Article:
Provide details on the types of arrangements available (for example, part-time, compressed workweek, annualized hours, flex time, telecommuting, remote, etc.)

Contact information

Research shows that 40% of job seekers expect to see the hiring manager's contact information on the job description. Provide an email address where candidates can send their applications or a phone number if they want to reach you for more details on the position.

Top tips for writing job descriptions

Speak to your candidates in their language

If you stick to the traditional manner descriptions that have been written for years, you’re likely going to create a bland ad.

You want to appeal to enthusiastic and dynamic members to add to your team, so speak like one.

That doesn’t mean you should try too hard. You can easily dig yourself into a hole with job roles candidates can’t clearly understand, or baffling hipster-speak that makes you sound like the employment-equivalent of an uncool dad.

These job descriptions by One Step GPS are a great example of how a company can portray an approachable employer brand and weave a positive tone of voice into every job opening. Potential employees are able to understand the job requirements clearly, but the potential employer is also talking to them in a friendly and inviting way.

Be concise, compelling, open, and human. That way, you will create a reflection of your company without having to spell out every last detail.

Use your brand voice but keep things industry-accurate

Depending on where your brand sits, that’s the voice you should use.

If you’re a professional service, be professional, yet friendly and approachable. If you work in entertainment or a specific culture-set, act as though you do.

You should know how to use relevant industry terminology and when you’ve gone over the top—baffling or boring your candidates.

If you aren’t quite sure if you’ve got it right, keep it simple, stick to the facts, and keep your candidates invested.

Sell the sizzle, not the sausage – show them how their new work-life could look

Describing a typical workday can paint a far better picture of what’s on offer over a typically bland job description.

Useful tip:

  • What are the benefits and perks?
  • Is the latest tech available for them to work with?
  • Are there travel opportunities involved with the role?
  • What can candidates achieve if they set high standards and put in the work?
  • How much do existing employees enjoy coming to work?
  • What keeps them motivated?
  • How much fun can it be?
  • Do you host social events and fund extra-curricular activities?
  • How are you a work-family instead of an institution?

Be positive

Keep everything you say enthusiastic and encouraging.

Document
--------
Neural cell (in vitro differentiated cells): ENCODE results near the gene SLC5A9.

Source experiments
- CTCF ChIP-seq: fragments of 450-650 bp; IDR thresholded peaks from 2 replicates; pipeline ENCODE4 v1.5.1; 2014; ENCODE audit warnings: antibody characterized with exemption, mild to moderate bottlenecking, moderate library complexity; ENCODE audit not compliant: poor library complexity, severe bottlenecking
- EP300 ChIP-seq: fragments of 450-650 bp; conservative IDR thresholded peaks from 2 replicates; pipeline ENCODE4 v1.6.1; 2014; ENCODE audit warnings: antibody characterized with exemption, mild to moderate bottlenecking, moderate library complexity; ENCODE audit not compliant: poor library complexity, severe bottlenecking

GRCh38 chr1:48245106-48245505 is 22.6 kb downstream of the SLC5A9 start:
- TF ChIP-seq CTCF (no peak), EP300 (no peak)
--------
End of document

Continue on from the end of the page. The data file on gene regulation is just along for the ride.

Upsell the company culture and the security it provides. Show how the role will help create a better work/life balance for employees. Outline the health benefits.

If you introduce negative terms in your description, you’ll be opening the door to being perceived as a negative company. It might only settle in your applicants subconscious, but it can still do a lot of damage.

Stay gender neutral

Lose he/she and his/her terms and concentrate on their, your and any other neutral pronouns.

You don’t want to appear at any point that you’re short of an equal opportunity, open-minded and forward-thinking company.


Learn more about writing inclusive job descriptions for your new roles

Read our article here

How long should a job description be?

This can get tricky. You don’t want to ramble on so much that you put your applicants to sleep, but you don’t want to miss out on any important and relevant information.

We suggest it’s better to be a little bit too long than a bit too short.

If you think your first draft is too long, edit out the fluff and strip it down to the facts. Not only will it read better, but it will also be laden with plus points in every sentence.

Job description template

Before we wrap up the post, consider the following job description template for inspiration, or check out more role-specific templates here.

HR Assistant 

Welcome to Recruitee. We are looking for a dynamic and highly motivated HR professional to join our team. At Recruitee, we provide collaborative hiring software that empowers companies to build winning teams.

Working with us gives you a chance to be part of a strong community of like-minded people who love what they do and promote the freedom to thrive through flexible work arrangements. 

A successful candidate will be required to: 

  • Perform administrative duties such as sorting emails for the department
  • Maintain records of employee attendance and leaves
  • Coordinate new employee training and orientation
  • Assist HR manager in hiring, policy formulation, and salary administration
  • Submit online job postings, shortlist applicants, and schedule interviews

What you’ll bring to the team

A successful candidate must have the following qualifications:

  • Associate degree in HR or any other related field
  • Bachelor's degree (preferred)
  • Have strong communication and problem-solving skills
  • Conversant with common HR applications

Why Recruitee 💙

  • A chance to be part of and to shape one of the hottest, most ambitious scale-ups in Europe.
  • € 1,500 annual training budget.
  • 25 paid holiday days.
  • Pension scheme & fitness subscription.
  • Apple MacBook alongside a Home Office budget.
  • Work from anywhere for 4 weeks/year.
  • Annual travel budget to visit the team in Poland.
  • An inclusive and international work environment with a lot of fun thrown in!
  • Impactful role at one of the fastest-growing companies in Europe.

We’ll save you the startup pitch of Friday beers, and ping-pong. Visit our Instagram to check us out:

Wrapping up

A cleverly written and well-crafted job description can lure more of the applicants you want and weed out the ones you don’t.

You can coax your ideal candidates with the right details and perhaps even seal the deal with the right voice and content.

A good job description will widen your net, make choosing who you want to interview far easier, and save you time and money with an increase in efficiency when recruiting.